1982.10.10: Racism and the Military (Counter-Recruitment Flier, Rutgers-Newark Law School)

Racism and the Military
Michael Letwin, Rutgers Law School
October 10, 1982

The military is racist in three related ways. First, it is used to violently maintain the economic, political and social domination of the U.S. government and the system it represents over nonwhite people internationally and at home.

Second, nonwhite young people are forced into the military where they are discriminated against and used as cannon-fodder.

And third, massive military spending drains the resources of society away from programs for human need and the economy, the burden of which falls most heavily on nonwhite people who are disproportionately and overwhelmingly working class and poor.

Nothing demonstrates this racism more clearly than the Vietnam era. In Vietnam, the U.S. government used the military to prop up a brutal and corrupt regime in Saigon which enjoyed no support within the country.

It attempted to destroy the national liberation movement by waging war against the population as a whole, which it correctly saw as opposing the U.S. Using “strategic hamlets,” “free-fire zones,” torture, napalm, Agent Orange and saturation bombing, the U.S. and the regime it represented were responsible for the death of approximately two million Vietnamese and many others in neighboring Cambodia and Laos. One Black G.I. described a typical operation against a Vietnamese village:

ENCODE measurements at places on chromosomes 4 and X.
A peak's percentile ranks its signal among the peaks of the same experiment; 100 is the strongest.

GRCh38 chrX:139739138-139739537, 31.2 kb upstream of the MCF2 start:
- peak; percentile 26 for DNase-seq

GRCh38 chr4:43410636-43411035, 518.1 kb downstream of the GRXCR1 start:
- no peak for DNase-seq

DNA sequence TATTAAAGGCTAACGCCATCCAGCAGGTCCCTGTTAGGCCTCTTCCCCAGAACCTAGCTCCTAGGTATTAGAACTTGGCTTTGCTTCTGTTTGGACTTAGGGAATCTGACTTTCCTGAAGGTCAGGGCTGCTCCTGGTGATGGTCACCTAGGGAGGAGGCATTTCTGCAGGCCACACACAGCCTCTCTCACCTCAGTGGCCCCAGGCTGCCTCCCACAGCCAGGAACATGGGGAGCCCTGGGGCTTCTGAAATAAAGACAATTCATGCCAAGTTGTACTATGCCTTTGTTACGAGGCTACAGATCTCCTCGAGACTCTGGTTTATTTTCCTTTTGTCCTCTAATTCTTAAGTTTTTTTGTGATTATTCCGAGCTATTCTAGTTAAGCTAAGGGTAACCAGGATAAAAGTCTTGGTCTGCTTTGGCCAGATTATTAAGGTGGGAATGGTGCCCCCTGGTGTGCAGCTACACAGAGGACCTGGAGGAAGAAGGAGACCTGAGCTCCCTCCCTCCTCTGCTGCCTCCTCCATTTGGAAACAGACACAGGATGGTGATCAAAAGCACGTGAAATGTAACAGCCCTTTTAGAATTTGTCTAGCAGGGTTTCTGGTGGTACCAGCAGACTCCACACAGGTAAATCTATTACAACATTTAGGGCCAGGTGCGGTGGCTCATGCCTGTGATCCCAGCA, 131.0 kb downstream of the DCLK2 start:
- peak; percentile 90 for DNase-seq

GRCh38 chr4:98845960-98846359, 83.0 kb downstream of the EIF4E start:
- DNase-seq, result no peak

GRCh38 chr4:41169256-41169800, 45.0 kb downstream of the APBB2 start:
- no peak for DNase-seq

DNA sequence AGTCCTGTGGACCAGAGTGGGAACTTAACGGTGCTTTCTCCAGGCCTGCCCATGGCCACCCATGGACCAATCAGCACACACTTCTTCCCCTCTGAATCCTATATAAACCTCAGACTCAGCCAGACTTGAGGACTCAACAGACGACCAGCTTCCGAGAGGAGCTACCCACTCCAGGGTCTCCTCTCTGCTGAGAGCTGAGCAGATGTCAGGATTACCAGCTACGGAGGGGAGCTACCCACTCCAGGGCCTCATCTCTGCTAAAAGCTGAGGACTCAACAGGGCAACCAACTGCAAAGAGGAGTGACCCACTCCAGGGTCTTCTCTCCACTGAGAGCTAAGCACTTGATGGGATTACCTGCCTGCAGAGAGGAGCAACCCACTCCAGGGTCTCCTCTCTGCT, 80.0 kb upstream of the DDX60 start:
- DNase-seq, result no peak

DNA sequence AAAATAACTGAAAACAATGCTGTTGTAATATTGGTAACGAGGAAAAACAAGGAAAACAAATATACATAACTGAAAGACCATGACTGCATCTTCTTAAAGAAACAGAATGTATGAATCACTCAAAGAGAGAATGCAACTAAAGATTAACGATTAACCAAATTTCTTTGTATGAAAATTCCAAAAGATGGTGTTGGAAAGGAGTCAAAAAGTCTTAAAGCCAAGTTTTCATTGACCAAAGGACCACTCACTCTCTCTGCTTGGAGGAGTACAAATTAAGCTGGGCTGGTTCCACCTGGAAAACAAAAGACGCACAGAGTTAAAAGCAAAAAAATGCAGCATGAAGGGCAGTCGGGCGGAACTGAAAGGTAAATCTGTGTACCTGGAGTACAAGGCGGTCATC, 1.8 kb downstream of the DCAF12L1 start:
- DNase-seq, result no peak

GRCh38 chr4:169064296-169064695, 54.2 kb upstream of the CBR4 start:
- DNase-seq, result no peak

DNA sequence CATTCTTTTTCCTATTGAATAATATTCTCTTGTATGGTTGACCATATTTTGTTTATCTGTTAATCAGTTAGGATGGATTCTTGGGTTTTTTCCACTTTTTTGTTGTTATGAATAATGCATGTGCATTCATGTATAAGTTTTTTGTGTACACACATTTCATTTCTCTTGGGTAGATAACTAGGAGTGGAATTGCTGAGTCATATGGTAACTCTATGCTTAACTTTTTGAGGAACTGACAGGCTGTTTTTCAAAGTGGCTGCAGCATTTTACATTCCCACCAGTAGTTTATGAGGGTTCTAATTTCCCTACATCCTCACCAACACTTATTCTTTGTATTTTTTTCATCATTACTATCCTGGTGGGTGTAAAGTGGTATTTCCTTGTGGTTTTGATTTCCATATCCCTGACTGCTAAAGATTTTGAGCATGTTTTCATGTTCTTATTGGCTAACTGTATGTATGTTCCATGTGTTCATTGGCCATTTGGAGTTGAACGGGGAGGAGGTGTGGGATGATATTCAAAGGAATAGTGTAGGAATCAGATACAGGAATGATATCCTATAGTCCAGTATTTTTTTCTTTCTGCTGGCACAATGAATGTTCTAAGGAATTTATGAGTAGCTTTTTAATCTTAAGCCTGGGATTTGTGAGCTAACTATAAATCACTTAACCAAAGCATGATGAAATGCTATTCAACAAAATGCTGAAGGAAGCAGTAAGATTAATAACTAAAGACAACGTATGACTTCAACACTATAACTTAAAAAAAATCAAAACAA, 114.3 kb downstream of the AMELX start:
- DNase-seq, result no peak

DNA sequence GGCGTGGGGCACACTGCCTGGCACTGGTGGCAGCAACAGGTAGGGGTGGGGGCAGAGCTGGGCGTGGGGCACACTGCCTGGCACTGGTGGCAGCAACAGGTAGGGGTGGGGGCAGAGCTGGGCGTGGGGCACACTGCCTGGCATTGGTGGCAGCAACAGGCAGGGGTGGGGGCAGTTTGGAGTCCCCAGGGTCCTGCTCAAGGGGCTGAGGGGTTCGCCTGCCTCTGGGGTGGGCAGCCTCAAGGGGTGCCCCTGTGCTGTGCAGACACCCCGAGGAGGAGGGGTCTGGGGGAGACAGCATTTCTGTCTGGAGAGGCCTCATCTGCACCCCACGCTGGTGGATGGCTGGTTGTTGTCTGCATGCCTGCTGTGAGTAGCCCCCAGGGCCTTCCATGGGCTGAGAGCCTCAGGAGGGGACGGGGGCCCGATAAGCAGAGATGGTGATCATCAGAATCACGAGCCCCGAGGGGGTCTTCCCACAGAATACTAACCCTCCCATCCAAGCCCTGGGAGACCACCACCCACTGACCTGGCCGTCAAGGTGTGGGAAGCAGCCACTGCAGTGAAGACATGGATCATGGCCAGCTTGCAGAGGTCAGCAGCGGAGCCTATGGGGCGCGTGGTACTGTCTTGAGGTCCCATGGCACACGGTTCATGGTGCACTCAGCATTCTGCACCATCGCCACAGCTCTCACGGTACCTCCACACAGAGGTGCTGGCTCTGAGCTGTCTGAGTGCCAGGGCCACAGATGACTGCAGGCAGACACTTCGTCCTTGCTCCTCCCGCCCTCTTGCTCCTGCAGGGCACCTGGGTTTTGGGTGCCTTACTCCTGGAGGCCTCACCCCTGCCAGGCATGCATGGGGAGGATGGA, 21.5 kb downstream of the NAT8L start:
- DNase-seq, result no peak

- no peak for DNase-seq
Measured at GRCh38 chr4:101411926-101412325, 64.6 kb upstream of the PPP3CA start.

“The M.60 [machine gun] was set up outside the hootch . . . A Marine with his M.16 went in and forced these people out of the hootch at gunpoint . . . Just running them out and into the fire of the .60 . . . A complete slaughter. Every single one of those Vietnamese people were cut down. Not one had a chance to escape. That took care of most of the adult inhabitants of the village. The rest of that day was spent burning the hootches, killing anyone who was left and looking for Charlie’s [the guerrillas] supplies. We never found any.” (Terry Whitmore, Memphis-Nam-Sweden, Garden City, 1971, p. 62.)

Military training encouraged a racist view of Vietnamese so that G.I.s would more readily carry out their orders. As Ron Armstead, a Black Vietnam vet counselor in Boston, explained, “[t]he Vietnamese became less than human. They were called “dinks,” “slopes,” “gooks.” They were dehumanized in the war.” (Michael Letwin, “Reflection’s on a ‘Noble Cause’,” Wavelength Magazine, U. of Mass./Boston, Spring, 1982.)